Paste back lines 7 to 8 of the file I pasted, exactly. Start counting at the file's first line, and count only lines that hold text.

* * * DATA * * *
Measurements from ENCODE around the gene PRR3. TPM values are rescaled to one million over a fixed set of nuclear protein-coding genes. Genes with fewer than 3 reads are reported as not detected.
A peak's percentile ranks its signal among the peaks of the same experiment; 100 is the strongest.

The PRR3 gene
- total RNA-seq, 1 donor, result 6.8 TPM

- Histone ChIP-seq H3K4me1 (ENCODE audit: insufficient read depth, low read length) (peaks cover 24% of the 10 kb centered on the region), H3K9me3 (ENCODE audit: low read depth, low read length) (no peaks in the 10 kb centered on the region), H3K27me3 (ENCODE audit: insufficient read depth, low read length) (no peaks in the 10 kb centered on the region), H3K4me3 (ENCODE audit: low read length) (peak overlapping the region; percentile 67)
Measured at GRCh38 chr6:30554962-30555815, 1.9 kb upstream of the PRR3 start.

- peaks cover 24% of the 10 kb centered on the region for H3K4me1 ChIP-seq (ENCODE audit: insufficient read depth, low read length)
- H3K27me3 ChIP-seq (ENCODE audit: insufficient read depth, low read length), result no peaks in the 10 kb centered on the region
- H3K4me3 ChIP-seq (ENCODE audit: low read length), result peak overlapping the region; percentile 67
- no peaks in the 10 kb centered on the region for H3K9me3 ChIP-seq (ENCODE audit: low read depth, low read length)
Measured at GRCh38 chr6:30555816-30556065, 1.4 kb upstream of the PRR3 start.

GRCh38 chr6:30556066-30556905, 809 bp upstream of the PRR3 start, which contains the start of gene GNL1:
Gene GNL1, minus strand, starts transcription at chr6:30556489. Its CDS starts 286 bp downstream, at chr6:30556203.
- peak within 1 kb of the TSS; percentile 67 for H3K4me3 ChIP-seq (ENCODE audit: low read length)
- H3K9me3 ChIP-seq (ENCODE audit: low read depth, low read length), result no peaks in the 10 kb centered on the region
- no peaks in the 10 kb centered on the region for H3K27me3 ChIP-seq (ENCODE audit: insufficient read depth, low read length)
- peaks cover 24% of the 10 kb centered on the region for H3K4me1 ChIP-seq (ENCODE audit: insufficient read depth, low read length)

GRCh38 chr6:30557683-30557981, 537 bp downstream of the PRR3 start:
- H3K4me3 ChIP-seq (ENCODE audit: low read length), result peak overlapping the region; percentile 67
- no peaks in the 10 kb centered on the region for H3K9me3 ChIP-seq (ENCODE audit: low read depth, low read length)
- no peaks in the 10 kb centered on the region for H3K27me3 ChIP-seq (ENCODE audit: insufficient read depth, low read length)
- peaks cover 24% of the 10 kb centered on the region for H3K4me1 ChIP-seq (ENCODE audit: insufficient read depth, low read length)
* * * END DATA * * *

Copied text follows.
- peaks cover 24% of the 10 kb centered on the region for H3K4me1 ChIP-seq (ENCODE audit: insufficient read depth, low read length)
- H3K27me3 ChIP-seq (ENCODE audit: insufficient read depth, low read length), result no peaks in the 10 kb centered on the region